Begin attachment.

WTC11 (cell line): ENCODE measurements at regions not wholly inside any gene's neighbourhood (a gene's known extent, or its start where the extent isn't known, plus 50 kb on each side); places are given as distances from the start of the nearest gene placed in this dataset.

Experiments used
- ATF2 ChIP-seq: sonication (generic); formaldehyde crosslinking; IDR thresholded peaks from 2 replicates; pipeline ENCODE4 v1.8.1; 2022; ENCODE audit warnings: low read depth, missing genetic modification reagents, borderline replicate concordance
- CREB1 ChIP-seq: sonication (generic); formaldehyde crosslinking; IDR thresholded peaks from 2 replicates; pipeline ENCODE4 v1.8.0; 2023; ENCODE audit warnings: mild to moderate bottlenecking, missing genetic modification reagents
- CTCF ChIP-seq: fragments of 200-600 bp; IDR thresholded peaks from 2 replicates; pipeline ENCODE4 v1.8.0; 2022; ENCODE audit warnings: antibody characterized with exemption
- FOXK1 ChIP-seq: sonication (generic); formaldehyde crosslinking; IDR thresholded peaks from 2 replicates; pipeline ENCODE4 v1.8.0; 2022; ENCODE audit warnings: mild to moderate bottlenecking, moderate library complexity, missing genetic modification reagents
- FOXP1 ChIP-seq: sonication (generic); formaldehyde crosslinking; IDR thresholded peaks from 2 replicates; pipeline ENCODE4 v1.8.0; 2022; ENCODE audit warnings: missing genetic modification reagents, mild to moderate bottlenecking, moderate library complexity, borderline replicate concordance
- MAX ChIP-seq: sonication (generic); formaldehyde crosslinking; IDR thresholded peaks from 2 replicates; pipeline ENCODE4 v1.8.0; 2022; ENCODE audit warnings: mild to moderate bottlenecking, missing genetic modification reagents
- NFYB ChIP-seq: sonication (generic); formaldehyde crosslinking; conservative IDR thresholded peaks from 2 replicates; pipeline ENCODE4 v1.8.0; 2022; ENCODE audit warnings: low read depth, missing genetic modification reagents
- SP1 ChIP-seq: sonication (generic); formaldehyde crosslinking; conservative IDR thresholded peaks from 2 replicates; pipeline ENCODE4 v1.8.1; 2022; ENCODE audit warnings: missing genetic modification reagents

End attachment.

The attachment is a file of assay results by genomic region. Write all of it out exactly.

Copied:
WTC11 (cell line): ENCODE measurements at regions not wholly inside any gene's neighbourhood (a gene's known extent, or its start where the extent isn't known, plus 50 kb on each side); places are given as distances from the start of the nearest gene placed in this dataset.

Experiments used
- ATF2 ChIP-seq: sonication (generic); formaldehyde crosslinking; IDR thresholded peaks from 2 replicates; pipeline ENCODE4 v1.8.1; 2022; ENCODE audit warnings: low read depth, missing genetic modification reagents, borderline replicate concordance
- CREB1 ChIP-seq: sonication (generic); formaldehyde crosslinking; IDR thresholded peaks from 2 replicates; pipeline ENCODE4 v1.8.0; 2023; ENCODE audit warnings: mild to moderate bottlenecking, missing genetic modification reagents
- CTCF ChIP-seq: fragments of 200-600 bp; IDR thresholded peaks from 2 replicates; pipeline ENCODE4 v1.8.0; 2022; ENCODE audit warnings: antibody characterized with exemption
- FOXK1 ChIP-seq: sonication (generic); formaldehyde crosslinking; IDR thresholded peaks from 2 replicates; pipeline ENCODE4 v1.8.0; 2022; ENCODE audit warnings: mild to moderate bottlenecking, moderate library complexity, missing genetic modification reagents
- FOXP1 ChIP-seq: sonication (generic); formaldehyde crosslinking; IDR thresholded peaks from 2 replicates; pipeline ENCODE4 v1.8.0; 2022; ENCODE audit warnings: missing genetic modification reagents, mild to moderate bottlenecking, moderate library complexity, borderline replicate concordance
- MAX ChIP-seq: sonication (generic); formaldehyde crosslinking; IDR thresholded peaks from 2 replicates; pipeline ENCODE4 v1.8.0; 2022; ENCODE audit warnings: mild to moderate bottlenecking, missing genetic modification reagents
- NFYB ChIP-seq: sonication (generic); formaldehyde crosslinking; conservative IDR thresholded peaks from 2 replicates; pipeline ENCODE4 v1.8.0; 2022; ENCODE audit warnings: low read depth, missing genetic modification reagents
- SP1 ChIP-seq: sonication (generic); formaldehyde crosslinking; conservative IDR thresholded peaks from 2 replicates; pipeline ENCODE4 v1.8.1; 2022; ENCODE audit warnings: missing genetic modification reagents